Researchers from Stockholm University and Lund University examined data from a nationally representative survey, the US General Social Survey, taken by more than 25,000 Americans between 1978 and 2010. The survey measured the participants' trust levels by asking them to answer questions like, "Generally speaking, would you say that most people can be trusted, or that you cannot be too careful in dealing with other people?"
The researchers then evaluated which participants were still living by the end of the study period in 2014 by linking the data to the national mortality database. They found that people who were more trusting enjoyed longer lives.
"Whether or not you trust other people, including strangers, makes a difference of about 10 months in terms of life expectancy," said study co-author Alexander Miething, a researcher at Stockholm University, in a statement to EurekAlert last week.
The study, which was published on October 15, 2018, in the Journal of Epidemiology and Community Health, also showed that the majority of Americans (62 percent) were distrustful of others. In addition, the overall trust level among Americans has declined over the years from 43 percent of people trusting others in the 1980s to just 34 percent in the 2000s.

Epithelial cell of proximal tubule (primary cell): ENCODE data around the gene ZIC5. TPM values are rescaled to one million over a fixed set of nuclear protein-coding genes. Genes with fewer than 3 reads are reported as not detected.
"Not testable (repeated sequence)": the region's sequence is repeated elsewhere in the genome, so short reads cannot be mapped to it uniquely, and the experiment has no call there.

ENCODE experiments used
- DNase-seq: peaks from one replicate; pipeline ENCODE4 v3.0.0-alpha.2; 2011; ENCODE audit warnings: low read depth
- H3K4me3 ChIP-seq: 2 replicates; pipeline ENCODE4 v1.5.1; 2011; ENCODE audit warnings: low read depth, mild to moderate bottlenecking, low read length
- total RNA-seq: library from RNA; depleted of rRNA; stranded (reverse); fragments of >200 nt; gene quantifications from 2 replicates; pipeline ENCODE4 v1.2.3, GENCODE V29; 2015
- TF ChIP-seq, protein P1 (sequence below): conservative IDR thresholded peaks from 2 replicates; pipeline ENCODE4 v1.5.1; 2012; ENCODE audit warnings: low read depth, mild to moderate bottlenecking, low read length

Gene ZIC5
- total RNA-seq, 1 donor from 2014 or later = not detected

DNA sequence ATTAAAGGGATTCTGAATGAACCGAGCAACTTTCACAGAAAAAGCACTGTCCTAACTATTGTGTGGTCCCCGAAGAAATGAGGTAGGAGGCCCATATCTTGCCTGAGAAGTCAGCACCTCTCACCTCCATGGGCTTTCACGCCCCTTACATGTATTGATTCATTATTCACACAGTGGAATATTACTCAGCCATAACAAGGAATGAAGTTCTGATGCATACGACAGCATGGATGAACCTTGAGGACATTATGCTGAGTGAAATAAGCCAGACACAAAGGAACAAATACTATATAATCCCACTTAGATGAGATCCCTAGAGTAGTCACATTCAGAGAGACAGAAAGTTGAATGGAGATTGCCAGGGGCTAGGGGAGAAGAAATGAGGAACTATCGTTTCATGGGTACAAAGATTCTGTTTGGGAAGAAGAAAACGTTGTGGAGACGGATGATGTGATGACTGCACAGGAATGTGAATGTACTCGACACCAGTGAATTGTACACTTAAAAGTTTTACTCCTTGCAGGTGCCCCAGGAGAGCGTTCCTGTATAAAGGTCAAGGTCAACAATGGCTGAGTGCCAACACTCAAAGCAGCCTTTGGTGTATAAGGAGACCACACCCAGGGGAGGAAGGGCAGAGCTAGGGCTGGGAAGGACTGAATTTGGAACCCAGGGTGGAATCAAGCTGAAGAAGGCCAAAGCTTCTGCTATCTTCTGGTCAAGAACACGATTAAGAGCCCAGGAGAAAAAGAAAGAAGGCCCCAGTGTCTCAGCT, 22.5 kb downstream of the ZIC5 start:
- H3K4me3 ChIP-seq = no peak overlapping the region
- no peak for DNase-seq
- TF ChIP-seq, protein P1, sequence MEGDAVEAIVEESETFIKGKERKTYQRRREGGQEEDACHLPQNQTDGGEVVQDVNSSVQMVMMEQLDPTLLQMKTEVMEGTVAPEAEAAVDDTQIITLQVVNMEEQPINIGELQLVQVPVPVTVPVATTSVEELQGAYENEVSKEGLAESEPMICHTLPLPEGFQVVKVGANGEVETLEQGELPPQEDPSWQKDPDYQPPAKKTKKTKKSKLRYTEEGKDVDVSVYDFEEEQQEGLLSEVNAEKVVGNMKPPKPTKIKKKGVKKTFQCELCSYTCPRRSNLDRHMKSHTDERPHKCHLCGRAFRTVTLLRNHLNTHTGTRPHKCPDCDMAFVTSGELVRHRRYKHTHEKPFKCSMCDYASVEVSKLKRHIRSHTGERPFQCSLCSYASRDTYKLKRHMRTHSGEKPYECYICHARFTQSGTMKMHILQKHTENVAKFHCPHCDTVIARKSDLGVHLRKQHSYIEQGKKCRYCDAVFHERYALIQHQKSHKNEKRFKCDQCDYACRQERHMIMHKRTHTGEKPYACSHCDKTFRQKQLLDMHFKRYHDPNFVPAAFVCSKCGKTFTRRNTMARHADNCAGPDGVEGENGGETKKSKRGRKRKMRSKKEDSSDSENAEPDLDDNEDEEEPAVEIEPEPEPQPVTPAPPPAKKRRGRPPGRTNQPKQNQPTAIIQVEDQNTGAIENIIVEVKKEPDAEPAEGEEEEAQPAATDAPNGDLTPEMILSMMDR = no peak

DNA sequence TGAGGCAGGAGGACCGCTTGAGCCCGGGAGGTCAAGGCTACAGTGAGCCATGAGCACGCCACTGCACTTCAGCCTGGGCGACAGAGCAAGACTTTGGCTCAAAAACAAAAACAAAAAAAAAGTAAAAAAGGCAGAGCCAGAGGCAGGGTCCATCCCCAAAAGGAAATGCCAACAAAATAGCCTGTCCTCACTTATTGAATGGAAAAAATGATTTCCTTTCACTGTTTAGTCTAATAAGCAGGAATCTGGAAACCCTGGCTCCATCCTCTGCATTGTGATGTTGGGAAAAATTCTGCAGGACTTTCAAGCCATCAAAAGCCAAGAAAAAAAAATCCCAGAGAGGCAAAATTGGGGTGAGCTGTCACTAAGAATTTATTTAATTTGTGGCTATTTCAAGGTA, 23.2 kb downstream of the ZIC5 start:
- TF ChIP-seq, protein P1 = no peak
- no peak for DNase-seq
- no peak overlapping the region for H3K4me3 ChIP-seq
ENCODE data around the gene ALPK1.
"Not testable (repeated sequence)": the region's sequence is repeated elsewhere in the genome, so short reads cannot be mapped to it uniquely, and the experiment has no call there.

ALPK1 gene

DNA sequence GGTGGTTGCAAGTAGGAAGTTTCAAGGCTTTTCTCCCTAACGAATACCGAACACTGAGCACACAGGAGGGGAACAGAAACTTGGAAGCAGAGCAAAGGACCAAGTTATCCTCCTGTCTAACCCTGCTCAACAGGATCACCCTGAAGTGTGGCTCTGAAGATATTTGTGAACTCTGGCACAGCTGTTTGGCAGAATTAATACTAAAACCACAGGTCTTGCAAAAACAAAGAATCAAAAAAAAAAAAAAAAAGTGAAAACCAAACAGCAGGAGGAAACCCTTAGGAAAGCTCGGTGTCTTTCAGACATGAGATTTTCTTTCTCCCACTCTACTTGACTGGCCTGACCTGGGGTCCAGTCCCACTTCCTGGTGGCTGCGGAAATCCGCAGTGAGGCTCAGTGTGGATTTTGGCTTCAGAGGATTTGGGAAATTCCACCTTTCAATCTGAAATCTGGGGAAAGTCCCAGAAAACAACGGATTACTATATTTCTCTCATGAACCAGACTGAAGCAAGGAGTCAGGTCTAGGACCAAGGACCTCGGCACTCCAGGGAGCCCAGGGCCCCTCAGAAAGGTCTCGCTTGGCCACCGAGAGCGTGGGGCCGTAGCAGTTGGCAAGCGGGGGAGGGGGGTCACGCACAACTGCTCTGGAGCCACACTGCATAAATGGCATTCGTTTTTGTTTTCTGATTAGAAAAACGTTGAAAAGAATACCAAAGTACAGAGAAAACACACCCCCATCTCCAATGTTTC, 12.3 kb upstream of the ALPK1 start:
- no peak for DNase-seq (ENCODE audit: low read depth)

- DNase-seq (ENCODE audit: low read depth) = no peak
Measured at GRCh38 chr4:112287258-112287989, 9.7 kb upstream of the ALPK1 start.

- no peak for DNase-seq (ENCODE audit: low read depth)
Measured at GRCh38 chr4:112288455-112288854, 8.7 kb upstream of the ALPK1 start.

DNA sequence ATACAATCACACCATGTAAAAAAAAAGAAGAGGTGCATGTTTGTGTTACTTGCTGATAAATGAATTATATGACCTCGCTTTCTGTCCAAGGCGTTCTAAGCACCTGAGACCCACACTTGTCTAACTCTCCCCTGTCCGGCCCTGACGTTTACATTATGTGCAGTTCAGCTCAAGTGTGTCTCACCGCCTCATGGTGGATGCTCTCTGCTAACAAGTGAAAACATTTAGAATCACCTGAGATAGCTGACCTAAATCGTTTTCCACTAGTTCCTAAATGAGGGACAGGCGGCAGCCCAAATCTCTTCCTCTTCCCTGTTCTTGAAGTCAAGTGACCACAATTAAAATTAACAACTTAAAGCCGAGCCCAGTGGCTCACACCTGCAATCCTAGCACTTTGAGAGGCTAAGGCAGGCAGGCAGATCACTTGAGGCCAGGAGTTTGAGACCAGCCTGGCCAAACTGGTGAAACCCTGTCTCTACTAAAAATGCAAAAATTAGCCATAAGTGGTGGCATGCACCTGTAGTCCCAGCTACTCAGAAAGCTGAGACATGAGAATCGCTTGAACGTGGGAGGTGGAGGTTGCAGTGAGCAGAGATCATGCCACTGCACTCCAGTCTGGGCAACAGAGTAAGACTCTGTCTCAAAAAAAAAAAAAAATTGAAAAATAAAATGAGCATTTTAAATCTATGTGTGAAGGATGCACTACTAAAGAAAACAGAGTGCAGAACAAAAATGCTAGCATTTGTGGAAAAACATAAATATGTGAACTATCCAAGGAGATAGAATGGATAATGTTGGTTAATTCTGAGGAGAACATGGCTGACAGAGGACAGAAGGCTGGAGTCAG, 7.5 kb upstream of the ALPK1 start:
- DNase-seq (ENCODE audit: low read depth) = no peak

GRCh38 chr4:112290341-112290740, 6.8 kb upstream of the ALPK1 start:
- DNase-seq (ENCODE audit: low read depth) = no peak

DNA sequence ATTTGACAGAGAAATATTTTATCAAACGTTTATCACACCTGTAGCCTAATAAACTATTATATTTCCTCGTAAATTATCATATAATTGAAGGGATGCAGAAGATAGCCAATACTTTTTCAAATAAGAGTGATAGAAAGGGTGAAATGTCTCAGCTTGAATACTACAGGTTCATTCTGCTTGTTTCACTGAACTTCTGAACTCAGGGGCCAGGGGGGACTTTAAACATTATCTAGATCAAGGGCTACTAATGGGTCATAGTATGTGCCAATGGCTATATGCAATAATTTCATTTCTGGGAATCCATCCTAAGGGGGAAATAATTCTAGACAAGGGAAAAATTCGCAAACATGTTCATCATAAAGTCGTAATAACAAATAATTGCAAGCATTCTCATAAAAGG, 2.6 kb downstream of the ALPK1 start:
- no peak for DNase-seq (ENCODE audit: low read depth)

According to Miething, living in communities where more residents have suspicious attitudes could affect other member's lifespans.
"In those contexts, your risk of dying is higher than in places with more community trust," he noted.
However, the results did not change depending on gender, socioeconomic status or education level.
"If higher trust levels are a potential resource to increase individuals' resilience towards health hazards arising from social disadvantage, then the decline in trust seen across the US over past decades is of concern," the authors concluded. "Decision makers, therefore, should consider any impact that policies may also have on trust, with the view to halting or even reversing this decline."